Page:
Editor’s Note: The following first appeared in the University of Iowa’s Hawk Talk Daily, an e-newsletter that offers a daily look at the Iowa Hawkeyes, delivered free each morning to thousands of fans of the Hawkeyes worldwide. To receive daily news from the Iowa Hawkeyes, sign up HERE.
By DARREN MILLER
IOWA CITY, Iowa — Most college football players, during the three-year course of compiling 124 tackles, 21 ½ tackles for loss, 10 sacks, and six quarterback hurries, can pinpoint a moment when they arrived, broke through, and made a lasting impact.
Most college football players aren’t wired like University of Iowa senior defensive lineman Parker Hesse.
As the 6-foot-3, 261-pounder from Waukon, Iowa, prepares for his final season as a Hawkeye, he is also preparing for — in his mind — that initial aha moment.
“The way I look at things, I’m still waiting for it,” Hesse said. “My best football is ahead of me and that’s what I’m trying to chase every day. I show up, coaches do a great job critiquing you and showing you ways to get better, and that is what I focus on and that’s what we try to focus on program-wide.”
It isn’t like his first three years on the field were sub-par. The Hawkeyes won 28 games (18 in Big Ten play) from 2015-17, Hesse was named to a Big Ten All-Freshman team in 2015 and honorable mention All-Big Ten in 2016. Prior to the 2017 season, he was selected as one of four Hawkeye juniors to the team’s Leadership Group.
“Your time here goes fast,” Hesse said. “That’s something everyone tells you throughout life, you don’t believe it when you’re young, but it’s true.”
When Hesse arrived at Iowa, the defensive line depth chart was stocked with the likes of Drew Ott, Nate Meier, Carl Davis, Faith Ekakitie, Louis Trinca-Pasat, and Jaleel Johnson.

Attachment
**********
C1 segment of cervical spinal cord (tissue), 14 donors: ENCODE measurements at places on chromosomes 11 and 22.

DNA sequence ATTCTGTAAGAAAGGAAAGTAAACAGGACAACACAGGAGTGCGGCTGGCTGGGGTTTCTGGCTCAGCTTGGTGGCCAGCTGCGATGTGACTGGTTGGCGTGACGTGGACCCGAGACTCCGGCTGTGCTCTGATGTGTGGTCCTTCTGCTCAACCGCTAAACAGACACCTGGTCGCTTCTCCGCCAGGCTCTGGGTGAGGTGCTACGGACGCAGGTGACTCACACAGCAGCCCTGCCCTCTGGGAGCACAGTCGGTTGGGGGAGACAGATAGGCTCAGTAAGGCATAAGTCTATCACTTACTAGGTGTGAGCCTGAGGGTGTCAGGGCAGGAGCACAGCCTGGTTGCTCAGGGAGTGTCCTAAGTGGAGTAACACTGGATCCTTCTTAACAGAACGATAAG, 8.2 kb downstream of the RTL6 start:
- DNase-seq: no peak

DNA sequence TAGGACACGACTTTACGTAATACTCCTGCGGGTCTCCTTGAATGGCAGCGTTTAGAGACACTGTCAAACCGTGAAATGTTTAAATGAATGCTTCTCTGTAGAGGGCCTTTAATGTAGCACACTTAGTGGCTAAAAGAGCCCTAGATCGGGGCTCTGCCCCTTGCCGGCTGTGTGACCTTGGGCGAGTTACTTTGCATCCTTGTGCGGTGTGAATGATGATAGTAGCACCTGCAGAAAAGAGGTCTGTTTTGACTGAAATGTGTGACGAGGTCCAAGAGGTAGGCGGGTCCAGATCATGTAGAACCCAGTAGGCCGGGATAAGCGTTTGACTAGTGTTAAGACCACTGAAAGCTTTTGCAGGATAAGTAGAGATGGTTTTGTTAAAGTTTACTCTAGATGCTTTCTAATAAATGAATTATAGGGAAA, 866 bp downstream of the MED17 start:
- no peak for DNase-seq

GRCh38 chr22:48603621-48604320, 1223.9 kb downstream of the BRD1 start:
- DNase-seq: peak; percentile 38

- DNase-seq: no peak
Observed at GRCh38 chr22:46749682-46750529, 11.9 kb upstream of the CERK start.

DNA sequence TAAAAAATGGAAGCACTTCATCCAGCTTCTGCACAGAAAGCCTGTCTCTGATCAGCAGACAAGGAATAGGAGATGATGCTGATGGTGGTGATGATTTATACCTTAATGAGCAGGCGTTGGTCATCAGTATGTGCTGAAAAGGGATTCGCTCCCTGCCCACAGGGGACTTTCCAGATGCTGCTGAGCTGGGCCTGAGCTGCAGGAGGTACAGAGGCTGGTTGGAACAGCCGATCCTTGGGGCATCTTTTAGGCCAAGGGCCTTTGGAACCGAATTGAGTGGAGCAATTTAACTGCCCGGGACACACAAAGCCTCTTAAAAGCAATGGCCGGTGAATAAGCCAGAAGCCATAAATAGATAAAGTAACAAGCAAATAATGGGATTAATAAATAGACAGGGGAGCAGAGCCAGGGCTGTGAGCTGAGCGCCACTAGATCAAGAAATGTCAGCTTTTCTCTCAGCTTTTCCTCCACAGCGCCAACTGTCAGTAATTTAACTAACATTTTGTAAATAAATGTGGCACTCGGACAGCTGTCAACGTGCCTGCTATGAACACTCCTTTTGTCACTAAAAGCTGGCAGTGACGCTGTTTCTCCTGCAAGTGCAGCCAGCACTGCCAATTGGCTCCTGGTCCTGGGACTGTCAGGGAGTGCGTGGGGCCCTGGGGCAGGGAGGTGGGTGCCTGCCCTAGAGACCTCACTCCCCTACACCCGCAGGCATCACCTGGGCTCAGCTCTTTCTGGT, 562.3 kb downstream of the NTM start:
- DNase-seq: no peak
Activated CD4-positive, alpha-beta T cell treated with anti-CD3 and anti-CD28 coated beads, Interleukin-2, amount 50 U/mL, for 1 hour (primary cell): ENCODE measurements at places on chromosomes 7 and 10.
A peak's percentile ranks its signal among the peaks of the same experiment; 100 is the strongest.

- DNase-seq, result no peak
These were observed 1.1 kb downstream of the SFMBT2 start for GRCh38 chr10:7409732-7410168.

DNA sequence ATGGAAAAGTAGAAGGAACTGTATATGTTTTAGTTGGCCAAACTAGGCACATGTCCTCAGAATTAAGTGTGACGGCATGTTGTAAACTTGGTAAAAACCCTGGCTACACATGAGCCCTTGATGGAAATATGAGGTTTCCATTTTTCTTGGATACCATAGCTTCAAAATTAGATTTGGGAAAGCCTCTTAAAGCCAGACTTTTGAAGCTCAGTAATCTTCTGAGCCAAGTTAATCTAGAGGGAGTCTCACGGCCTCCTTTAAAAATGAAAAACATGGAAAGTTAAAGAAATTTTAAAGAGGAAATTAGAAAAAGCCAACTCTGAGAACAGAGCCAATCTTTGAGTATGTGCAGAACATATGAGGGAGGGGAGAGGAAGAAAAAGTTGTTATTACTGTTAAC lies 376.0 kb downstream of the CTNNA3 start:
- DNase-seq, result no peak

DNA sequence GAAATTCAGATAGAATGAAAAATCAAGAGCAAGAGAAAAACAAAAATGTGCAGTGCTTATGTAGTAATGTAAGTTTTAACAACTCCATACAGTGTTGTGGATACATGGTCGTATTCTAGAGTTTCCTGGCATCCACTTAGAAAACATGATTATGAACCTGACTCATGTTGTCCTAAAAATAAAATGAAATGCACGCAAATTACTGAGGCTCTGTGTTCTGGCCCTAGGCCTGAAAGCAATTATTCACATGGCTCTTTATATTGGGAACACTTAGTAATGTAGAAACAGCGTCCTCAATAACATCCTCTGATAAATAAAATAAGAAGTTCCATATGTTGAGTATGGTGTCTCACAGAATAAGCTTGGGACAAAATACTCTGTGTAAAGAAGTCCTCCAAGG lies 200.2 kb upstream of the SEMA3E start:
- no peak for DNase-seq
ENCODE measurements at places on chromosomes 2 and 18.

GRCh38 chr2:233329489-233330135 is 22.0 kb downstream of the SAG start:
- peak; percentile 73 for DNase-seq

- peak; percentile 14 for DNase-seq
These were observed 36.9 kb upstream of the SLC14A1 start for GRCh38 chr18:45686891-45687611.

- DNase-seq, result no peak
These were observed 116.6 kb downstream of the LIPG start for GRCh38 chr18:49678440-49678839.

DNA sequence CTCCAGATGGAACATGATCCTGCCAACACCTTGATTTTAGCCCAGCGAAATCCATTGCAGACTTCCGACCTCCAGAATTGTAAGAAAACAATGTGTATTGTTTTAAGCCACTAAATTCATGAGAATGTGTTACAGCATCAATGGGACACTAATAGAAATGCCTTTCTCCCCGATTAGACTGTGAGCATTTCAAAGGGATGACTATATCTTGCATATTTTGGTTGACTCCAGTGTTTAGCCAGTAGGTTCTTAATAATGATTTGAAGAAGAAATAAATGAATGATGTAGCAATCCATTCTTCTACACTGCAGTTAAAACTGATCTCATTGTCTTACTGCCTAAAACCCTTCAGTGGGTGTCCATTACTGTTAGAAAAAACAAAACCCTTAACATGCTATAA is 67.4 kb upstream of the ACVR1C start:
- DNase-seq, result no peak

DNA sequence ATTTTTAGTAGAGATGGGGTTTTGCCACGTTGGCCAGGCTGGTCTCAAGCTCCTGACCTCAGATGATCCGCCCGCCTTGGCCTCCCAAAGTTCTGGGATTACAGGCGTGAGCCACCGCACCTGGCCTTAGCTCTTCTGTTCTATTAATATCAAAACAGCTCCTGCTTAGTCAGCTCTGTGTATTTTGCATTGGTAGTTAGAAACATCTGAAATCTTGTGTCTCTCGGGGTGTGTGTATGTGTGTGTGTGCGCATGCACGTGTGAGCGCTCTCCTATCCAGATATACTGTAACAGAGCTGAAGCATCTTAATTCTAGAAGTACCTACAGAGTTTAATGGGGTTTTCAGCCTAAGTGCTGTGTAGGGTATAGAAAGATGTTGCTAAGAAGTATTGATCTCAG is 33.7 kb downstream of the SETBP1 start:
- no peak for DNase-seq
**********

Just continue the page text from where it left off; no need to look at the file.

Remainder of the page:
“The way our program is built, we have a culture, tradition, and standard,” Hesse said. “That’s passed down from the older guys, great leaders who were in the program when I was young.”
Davis plays professionally with the Baltimore Ravens, Johnson is with the Minnesota Vikings, Ekakitie is with the Winnipeg Blue Bombers of the Canadian Football League, and Trinca-Pasat is a free agent after playing for the St. Louis/Los Angeles Rams.
They held their end of continuing the Hawkeye heritage, now it’s time for Hesse and Sam Brinks, two seniors on the preseason defensive line depth chart, to step up.
“All the experienced guys on the team feel responsible for passing down that set of standards and tradition to the younger guys,” Hesse said.
While Hesse continues to work toward his breakthrough moment, one of the final plays of the 2017 season serves as adequate filler. Four-and-a-half minutes remained in the 2017 New Era Pinstripe Bowl and Boston College was faced with third down at midfield. Eagles quarterback Darius Wade dropped back to pass, but Iowa’s Anthony Nelson beat Boston College tackle Chris Lindstrom and stripped the ball from Wade. Hesse recovered at the Eagles’ 45-yard line.
Three plays later, fullback Drake Kulick plowed in from a yard to give the Hawkeyes a 27-20 lead they would not relinquish.
Hesse was outstanding during the Hawkeyes’ 44-41 overtime victory at Iowa State in the Iowa Corn Cy-Hawk Series on Sept. 9, 2017. He shared the team tackle lead with seven (five solo), had a tackle for loss, a quarterback hurry, and a 13-yard interception return that led to a game-tying field goal in the fourth quarter.
“You never know when that moment will come, the big breakthrough, the big moment of success,” Hesse said. “It’s not that (single) moment that is significant, it is all the swings of the hammer before. That’s what we’re focusing on now and modeling our training around. Every day we show up and we’re going to swing the hammer as hard as we can.”
Hesse fits comfortably when it comes to the Iowa Athletic Department’s motto of Win. Graduate. Do it Right. The Hawkeyes have averaged more than nine wins a season with Hesse in the lineup, the three-time Academic All-Big Ten and second-team Academic All-America selection earned an undergraduate degree in the spring of 2017, and everything he does from June until September is geared toward further success as a student and athlete.
“There are a lot of guys in the program who show up and push the pace,” Hesse said. “Those guys are fun to be around; when you have athletes show up every day with that attitude, good things can happen.”
Iowa opens the 2018 season with four straight home games, beginning with the Gold Game presented by the Iowa Soybean Association on Sept. 1 against Northern Illinois.